Mirrors and windows people.  We all deserve to see ourselves reflected in fiction and we all need the ability to look into others lives.  I hope this book will be a mirror and window and not a homophobic dumpster fire.  

Also, Julie Murphy is not an out bisexual author.  I don’t now how she identifies.

That said, if you search bisexual on her tumblr, you find some stuff that strongly implies that she is possibly bi or some kind of non-monosexual of some stripe.  I’ll wait for her to make that announcement or not, but considering how FEW bisexuals are out, I’m choosing to live in hope that Julie Murphy has the skill and sensitivity to handle this story no matter how she identifies.

I’ll choose to hope for that kind of coming out bi story because that’s what my bi community desperately needs.  I also respect other people’s skepticism….. as long as it isn’t veering into biphobia.  If you are on tumblr/twitter claiming that a lesbian figuring out she’s actually bi is somehow homophobic or bad representation or unnecessary then you need to check your biphobia at the door because you are invalidating the life experiences of a lot of real actual people.  Sexual orientation is complicated and the process of figuring it out doesn’t always fit a model minority ideal.  Stop being a dick.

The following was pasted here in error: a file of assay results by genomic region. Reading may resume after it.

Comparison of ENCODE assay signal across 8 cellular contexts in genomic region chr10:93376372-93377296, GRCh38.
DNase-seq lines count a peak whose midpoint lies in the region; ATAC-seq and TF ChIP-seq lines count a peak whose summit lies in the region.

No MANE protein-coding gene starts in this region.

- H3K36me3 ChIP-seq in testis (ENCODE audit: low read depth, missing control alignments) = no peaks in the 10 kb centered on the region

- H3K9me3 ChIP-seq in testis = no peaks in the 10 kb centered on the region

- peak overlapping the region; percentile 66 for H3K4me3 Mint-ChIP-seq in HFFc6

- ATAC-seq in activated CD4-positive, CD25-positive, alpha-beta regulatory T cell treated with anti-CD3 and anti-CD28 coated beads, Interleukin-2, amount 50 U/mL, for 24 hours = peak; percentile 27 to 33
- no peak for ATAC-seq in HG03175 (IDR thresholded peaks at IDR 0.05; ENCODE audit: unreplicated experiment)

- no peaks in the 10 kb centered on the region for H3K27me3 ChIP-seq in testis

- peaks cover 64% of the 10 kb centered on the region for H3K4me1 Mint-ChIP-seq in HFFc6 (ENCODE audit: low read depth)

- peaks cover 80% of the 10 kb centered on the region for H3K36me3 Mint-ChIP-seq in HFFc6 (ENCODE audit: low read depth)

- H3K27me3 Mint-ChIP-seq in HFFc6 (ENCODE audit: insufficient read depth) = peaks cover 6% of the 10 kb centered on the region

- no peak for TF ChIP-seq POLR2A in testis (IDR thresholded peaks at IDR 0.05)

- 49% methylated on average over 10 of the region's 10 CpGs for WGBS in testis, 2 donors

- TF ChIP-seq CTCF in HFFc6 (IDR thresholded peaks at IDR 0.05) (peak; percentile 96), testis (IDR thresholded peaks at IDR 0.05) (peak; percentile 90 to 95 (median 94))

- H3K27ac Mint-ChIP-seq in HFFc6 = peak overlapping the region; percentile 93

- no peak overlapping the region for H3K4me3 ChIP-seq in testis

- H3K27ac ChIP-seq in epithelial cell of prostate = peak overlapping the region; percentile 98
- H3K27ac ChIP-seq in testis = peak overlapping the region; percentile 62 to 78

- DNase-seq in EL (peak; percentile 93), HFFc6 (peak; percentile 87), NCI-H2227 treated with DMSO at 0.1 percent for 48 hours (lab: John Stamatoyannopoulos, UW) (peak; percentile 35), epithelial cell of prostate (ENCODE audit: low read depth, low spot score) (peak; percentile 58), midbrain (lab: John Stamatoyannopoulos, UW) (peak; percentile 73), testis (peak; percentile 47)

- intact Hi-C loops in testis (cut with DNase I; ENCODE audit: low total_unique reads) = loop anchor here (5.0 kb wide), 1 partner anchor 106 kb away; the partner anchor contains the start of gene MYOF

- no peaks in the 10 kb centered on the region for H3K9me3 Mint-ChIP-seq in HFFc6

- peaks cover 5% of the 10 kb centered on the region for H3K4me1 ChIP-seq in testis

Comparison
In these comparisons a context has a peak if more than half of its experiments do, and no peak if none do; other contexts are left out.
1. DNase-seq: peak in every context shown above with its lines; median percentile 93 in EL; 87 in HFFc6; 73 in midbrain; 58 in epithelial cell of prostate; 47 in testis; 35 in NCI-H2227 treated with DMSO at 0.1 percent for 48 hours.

And until the book comes out in May, we wait.  

- Sarah 

The Seth Alexander Files

So I’m a 16 year old queer author. I identify as non-binary and queer, and many of my characters are queer and defy the boundaries of binary genders. My first book, The Seth Alexander Files is a Young Adult take on the traditional Spy genre that not only deals with sexuality, but family tensions and the kind of nasty that the internet brings out in ex boyfriends.